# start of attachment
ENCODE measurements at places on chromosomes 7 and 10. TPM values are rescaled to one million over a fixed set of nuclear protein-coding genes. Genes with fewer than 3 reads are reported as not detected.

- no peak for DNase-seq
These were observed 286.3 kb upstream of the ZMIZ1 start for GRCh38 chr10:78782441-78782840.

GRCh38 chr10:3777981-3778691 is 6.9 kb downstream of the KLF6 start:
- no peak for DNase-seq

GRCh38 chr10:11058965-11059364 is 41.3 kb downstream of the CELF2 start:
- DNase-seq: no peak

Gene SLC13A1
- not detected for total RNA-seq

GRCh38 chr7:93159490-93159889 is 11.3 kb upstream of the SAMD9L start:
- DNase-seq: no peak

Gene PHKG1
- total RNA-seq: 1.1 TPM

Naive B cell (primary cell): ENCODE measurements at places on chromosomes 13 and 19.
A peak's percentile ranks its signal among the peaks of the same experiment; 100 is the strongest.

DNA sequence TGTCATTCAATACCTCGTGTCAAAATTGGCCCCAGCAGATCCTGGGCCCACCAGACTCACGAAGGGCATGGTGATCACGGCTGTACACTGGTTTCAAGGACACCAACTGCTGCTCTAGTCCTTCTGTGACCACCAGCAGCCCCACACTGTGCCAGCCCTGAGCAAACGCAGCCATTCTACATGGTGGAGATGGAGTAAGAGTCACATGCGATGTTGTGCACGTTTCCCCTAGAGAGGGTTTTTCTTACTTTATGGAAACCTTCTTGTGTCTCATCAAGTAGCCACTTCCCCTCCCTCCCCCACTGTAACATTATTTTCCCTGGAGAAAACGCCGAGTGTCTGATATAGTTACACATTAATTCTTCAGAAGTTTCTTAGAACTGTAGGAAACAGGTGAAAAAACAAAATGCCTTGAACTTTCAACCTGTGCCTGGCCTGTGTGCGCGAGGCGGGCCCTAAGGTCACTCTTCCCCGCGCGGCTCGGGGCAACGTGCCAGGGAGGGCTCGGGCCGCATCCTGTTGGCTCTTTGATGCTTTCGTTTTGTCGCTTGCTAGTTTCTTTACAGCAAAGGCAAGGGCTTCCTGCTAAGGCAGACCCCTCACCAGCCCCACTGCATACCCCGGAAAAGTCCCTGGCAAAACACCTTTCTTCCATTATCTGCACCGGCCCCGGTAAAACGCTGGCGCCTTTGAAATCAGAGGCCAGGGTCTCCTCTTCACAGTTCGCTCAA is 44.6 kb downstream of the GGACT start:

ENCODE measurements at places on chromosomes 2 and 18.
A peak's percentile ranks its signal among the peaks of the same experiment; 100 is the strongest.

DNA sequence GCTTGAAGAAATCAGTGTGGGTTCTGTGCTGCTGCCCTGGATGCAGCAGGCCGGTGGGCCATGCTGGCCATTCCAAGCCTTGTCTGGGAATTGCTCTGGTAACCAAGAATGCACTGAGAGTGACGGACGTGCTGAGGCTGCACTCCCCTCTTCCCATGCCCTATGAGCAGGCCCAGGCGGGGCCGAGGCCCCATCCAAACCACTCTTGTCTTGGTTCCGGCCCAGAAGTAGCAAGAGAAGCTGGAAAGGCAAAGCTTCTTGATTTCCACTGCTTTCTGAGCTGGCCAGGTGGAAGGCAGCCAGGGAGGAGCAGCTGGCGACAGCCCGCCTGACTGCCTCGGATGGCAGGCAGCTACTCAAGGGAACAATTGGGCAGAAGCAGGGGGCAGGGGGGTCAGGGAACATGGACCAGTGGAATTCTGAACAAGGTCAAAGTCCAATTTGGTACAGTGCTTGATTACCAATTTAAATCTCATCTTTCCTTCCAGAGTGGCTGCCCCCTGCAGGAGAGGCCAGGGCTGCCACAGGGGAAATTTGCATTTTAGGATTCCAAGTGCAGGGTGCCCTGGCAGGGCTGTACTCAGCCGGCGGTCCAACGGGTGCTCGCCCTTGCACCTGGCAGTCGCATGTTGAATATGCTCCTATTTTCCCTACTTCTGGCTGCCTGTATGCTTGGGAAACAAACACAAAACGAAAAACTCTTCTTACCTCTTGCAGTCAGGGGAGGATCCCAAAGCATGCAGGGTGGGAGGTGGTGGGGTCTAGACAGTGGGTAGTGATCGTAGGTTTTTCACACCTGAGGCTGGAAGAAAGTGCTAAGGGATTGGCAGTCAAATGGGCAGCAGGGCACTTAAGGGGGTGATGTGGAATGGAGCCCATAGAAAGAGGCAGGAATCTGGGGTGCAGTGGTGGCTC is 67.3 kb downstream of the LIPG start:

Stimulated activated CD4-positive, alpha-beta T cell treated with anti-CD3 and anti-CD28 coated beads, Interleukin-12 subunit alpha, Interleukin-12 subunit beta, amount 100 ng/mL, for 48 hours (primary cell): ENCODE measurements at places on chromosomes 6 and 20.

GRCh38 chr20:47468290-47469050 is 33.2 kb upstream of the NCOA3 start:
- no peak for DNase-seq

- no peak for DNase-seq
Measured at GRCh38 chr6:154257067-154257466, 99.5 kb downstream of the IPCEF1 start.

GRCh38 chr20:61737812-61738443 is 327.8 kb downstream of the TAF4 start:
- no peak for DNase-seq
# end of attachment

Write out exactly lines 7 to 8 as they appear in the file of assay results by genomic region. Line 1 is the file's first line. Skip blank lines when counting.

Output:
- DNase-seq: no peak

Gene SLC13A1